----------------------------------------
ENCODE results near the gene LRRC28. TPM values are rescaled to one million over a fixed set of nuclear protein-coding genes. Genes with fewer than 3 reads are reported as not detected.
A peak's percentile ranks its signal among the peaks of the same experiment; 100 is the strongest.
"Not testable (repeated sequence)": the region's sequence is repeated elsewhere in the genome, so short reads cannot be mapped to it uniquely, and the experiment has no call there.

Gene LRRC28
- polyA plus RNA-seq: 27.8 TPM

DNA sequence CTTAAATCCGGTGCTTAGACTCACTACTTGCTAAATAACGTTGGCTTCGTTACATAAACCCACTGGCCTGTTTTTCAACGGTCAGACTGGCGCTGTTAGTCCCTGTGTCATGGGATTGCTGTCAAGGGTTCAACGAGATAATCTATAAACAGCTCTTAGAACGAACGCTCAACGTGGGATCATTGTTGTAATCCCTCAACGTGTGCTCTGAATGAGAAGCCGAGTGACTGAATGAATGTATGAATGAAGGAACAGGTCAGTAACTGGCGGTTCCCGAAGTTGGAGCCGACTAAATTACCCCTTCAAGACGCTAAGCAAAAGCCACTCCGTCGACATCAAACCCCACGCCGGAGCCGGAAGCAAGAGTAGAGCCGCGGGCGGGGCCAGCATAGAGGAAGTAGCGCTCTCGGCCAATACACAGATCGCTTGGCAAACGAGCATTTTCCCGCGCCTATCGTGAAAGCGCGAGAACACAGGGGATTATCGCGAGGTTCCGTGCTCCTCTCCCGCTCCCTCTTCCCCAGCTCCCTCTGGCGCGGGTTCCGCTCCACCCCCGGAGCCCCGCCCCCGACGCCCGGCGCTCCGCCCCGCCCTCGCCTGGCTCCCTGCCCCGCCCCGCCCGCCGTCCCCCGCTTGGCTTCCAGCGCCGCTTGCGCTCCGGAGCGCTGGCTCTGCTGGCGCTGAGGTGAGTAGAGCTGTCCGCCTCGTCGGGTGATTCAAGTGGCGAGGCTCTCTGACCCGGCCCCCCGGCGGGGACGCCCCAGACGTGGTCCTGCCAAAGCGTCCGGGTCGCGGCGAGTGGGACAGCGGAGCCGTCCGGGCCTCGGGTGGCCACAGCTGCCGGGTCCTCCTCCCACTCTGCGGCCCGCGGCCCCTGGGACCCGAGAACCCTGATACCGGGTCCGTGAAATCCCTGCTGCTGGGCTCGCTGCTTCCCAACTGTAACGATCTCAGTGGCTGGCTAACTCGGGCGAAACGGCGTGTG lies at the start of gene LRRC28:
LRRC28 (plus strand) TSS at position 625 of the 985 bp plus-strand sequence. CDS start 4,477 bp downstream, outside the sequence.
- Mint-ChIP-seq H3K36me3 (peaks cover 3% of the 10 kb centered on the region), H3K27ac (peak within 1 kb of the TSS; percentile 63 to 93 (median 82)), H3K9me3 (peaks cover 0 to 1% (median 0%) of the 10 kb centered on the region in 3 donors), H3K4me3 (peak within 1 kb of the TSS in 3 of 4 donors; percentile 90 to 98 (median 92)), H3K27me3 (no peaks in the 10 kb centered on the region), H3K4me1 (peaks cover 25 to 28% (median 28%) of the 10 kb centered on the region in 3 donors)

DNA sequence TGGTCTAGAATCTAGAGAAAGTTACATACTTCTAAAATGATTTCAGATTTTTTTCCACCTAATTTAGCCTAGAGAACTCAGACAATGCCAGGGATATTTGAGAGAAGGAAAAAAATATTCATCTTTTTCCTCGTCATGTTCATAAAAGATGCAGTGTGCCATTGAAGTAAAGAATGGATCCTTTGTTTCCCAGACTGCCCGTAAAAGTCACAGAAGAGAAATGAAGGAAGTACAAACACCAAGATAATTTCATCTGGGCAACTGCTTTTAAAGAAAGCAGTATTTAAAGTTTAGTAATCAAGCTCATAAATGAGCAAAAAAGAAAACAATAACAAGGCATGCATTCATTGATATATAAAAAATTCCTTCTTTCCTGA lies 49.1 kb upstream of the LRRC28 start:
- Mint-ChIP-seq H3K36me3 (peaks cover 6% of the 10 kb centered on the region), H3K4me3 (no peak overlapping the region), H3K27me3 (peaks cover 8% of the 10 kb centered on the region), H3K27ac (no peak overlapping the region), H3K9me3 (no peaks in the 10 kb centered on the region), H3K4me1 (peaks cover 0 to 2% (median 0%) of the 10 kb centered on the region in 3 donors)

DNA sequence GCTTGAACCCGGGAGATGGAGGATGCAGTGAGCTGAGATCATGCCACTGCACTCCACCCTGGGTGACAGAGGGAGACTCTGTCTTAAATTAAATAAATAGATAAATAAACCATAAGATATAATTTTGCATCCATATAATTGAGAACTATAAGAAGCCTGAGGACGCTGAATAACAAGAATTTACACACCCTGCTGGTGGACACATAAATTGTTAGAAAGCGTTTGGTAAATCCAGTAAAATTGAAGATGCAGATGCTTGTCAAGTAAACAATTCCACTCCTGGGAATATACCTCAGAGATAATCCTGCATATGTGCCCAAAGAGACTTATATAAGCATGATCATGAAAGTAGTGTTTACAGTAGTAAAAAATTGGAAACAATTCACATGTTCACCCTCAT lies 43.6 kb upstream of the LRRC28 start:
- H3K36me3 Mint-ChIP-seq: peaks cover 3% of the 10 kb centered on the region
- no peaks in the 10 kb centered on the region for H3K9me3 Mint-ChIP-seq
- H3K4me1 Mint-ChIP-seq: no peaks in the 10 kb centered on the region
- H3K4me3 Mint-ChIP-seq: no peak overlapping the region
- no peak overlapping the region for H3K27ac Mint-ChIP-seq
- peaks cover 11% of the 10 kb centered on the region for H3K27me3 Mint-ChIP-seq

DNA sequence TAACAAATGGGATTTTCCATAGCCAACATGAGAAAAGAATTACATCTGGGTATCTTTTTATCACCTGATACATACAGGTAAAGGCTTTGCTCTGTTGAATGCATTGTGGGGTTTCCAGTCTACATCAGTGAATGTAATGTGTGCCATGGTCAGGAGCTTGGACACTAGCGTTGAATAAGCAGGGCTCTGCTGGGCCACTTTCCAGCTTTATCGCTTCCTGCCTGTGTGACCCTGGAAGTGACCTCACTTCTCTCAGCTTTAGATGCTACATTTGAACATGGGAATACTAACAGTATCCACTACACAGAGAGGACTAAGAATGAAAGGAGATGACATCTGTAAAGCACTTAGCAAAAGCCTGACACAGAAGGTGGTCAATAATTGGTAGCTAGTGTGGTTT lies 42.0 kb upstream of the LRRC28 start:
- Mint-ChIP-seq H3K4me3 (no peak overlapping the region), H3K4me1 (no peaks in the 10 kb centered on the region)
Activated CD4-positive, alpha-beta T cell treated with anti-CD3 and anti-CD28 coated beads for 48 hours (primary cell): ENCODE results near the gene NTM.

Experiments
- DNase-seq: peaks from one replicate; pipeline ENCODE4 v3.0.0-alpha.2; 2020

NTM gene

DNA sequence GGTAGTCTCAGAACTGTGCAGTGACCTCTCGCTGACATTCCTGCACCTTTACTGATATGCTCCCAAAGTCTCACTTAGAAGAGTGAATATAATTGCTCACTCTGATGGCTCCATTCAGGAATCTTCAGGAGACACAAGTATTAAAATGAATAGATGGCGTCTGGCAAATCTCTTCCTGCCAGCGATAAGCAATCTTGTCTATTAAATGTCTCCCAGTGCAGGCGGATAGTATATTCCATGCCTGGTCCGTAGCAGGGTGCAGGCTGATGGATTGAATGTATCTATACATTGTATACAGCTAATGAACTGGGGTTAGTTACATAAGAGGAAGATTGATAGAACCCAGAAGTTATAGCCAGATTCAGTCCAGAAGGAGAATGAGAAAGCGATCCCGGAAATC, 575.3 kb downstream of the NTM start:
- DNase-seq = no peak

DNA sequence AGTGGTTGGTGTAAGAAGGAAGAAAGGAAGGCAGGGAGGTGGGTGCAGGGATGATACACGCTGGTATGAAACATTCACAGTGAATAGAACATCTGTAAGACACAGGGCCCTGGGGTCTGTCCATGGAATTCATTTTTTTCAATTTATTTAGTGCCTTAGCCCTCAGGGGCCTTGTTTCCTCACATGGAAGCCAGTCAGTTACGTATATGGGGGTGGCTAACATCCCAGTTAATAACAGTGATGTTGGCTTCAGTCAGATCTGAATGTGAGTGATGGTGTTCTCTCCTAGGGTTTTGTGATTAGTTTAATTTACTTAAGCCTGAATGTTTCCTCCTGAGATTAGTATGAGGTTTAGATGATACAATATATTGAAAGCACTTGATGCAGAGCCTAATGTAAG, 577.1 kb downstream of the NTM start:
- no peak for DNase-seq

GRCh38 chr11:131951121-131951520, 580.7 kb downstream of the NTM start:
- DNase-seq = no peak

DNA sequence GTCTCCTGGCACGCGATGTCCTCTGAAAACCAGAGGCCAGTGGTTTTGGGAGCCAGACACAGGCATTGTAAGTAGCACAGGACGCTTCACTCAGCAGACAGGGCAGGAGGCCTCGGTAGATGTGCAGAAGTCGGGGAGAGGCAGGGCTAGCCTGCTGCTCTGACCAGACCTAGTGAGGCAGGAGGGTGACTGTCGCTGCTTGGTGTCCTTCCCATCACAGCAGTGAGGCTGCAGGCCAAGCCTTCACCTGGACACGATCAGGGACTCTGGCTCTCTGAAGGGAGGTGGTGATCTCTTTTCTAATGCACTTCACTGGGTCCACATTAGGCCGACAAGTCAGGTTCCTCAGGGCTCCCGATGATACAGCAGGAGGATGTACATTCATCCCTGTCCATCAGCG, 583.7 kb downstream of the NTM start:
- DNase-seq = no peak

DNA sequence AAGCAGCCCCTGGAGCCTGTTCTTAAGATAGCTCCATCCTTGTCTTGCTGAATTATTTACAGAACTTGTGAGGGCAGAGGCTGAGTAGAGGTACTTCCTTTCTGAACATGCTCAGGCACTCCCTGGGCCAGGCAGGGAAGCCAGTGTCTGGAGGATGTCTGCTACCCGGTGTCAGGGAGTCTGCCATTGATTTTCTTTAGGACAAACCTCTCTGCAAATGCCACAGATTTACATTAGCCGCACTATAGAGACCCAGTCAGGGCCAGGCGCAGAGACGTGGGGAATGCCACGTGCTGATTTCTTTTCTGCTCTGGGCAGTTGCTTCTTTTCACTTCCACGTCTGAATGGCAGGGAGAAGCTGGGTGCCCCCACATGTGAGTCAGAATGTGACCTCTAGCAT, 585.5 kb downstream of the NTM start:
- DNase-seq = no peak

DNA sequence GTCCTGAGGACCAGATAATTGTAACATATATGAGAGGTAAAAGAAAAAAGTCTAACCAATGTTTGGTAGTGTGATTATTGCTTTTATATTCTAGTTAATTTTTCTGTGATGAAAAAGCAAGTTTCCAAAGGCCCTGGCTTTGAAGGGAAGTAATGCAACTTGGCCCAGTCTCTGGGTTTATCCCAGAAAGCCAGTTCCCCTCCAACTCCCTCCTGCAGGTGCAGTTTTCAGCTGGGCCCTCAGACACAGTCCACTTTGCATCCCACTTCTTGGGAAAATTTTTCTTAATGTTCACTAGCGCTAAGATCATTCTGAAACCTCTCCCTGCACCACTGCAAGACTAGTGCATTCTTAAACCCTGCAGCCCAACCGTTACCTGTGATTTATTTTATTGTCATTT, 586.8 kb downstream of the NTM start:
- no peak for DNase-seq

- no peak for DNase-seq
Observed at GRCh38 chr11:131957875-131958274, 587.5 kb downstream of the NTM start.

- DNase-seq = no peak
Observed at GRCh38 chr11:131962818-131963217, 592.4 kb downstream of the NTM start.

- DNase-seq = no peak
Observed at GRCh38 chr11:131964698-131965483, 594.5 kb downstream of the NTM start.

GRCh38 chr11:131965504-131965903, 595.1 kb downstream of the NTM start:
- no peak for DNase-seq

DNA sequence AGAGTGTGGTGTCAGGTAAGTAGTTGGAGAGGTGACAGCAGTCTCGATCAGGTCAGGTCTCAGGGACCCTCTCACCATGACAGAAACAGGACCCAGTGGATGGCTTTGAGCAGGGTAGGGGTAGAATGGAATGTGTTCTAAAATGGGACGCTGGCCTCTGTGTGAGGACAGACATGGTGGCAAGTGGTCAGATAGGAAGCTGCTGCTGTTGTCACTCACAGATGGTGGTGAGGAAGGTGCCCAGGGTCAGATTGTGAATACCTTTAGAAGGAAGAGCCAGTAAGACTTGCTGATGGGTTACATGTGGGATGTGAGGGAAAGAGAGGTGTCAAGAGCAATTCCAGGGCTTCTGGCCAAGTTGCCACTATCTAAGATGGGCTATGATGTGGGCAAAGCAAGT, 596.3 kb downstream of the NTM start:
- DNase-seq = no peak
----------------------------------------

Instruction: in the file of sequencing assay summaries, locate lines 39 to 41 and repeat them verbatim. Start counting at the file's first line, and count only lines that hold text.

Observed at GRCh38 chr11:131962818-131963217, 592.4 kb downstream of the NTM start.

- DNase-seq = no peak
Observed at GRCh38 chr11:131964698-131965483, 594.5 kb downstream of the NTM start.